Do hearing aids make a difference? Read what Toni discovered

A patient gets fitted with a new hearing aid.

Toni Montoya noticed she was having difficulty hearing others months before she scheduled an appointment with an ear, nose and throat specialist near her.

“I’m sorry, when is the next meeting?” she would ask. “Could you please repeat that?” she said more times than she could remember.

“It was getting worse and I couldn’t always hear what my grandchildren were saying,” said Toni. “I consider myself a pretty independent person and wanted to stay that way. It’s hard to be independent when you keep asking people to repeat themselves.”

Toni was not alone. It is estimated that approximately 1 in 3 people between the ages of 65 and 74 has hearing loss, and nearly half of those older than 75 has difficulty hearing.

Types of Hearing Loss

There are 3 types of hearing loss that affect individuals: sensorineurial, conductive and mixed hearing loss.

Sensorineurial hearing loss is the most common type. It can be caused by aging, exposure to loud noise, injury, disease, certain drugs or an inherited condition. Many people with this type of hearing loss benefit from hearing aids.

Conductive hearing loss is often caused by illness or blockage of the outer or middle ear. Children with ear infections or have jammed physical objects into their ear suffer this type, which often can be remedied through medications or by removal of the object.

Mixed hearing loss is a combination of the two above types of hearing loss. In this case, it is important to get tested so that the exact type can be diagnosed and a course of action can be determined.

Clarity from Hearing Aids

Toni had received some brochures in the mail about the hearing specialists at Lovelace Medical Group in Albuquerque and determined that the program had the benefits she needed. She made an appointment, got tested and was later fitted with hearing aids.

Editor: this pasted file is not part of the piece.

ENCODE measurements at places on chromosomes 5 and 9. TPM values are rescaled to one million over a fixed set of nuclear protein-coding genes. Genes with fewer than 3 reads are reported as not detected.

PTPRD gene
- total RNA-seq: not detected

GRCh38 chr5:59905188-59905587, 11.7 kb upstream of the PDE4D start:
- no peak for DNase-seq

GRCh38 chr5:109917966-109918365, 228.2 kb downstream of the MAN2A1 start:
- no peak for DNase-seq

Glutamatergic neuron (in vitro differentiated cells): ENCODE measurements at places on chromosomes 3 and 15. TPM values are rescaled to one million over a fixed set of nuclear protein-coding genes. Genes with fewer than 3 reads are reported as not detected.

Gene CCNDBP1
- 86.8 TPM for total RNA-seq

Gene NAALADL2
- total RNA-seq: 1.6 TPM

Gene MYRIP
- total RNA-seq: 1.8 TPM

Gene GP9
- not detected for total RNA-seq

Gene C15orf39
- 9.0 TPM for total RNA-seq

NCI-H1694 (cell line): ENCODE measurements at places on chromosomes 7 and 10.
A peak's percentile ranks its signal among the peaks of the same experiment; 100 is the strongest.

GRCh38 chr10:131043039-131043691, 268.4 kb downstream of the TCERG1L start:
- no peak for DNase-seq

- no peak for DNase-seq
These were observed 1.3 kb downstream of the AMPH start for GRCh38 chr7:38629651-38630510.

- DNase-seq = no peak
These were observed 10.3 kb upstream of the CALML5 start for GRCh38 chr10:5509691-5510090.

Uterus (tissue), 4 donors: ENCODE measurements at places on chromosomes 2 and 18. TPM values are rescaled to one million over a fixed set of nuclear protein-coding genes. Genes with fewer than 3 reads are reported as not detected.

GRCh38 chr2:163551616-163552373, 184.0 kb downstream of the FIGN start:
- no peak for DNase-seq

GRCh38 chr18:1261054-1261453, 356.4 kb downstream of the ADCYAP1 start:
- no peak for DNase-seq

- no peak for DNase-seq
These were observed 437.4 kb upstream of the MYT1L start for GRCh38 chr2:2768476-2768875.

Toni and other recipients of hearing aids report they are now able to:

  • Hear sounds they hadn’t heard previously
  • Speak and hear better when talking on the phone
  • Communicate better with family and friends
  • Hear better in noisy situations like in a restaurant or in a large group of people

Limitations of Hearing Aids

It’s important to remember that hearing aids are not like eyeglasses. While glasses will restore someone’s vision to 20/20, hearing aids do not restore normal hearing. Hearing aids will amplify all sounds, including background noise and other noises you don’t want to hear. Finally, hearing aids can be expensive and will need fine-tuning in order to fit into your surroundings and lifestyle.

“I know that I waited much too long to get my hearing aids. Now that I have them, everything is going well. They are easy to put in and the maintenance program is very good. A lot of people can’t tell I have them on, so that’s a good thing,” said Toni.

Toni credits the staff in the Audiology Department at Lovelace Medical Group with helping her through the process. “I know that they ‘have my back’ and that I can call anytime with a question.”

For people undecided about getting hearing aids, Toni has a message just for you: “Don’t wait so long to get them. It’s too risky not to get them. Life is too important!”

For more information about hearing loss or hearing aids, or if you would like to schedule an appointment, please visit our website or call us (505) 725-2727.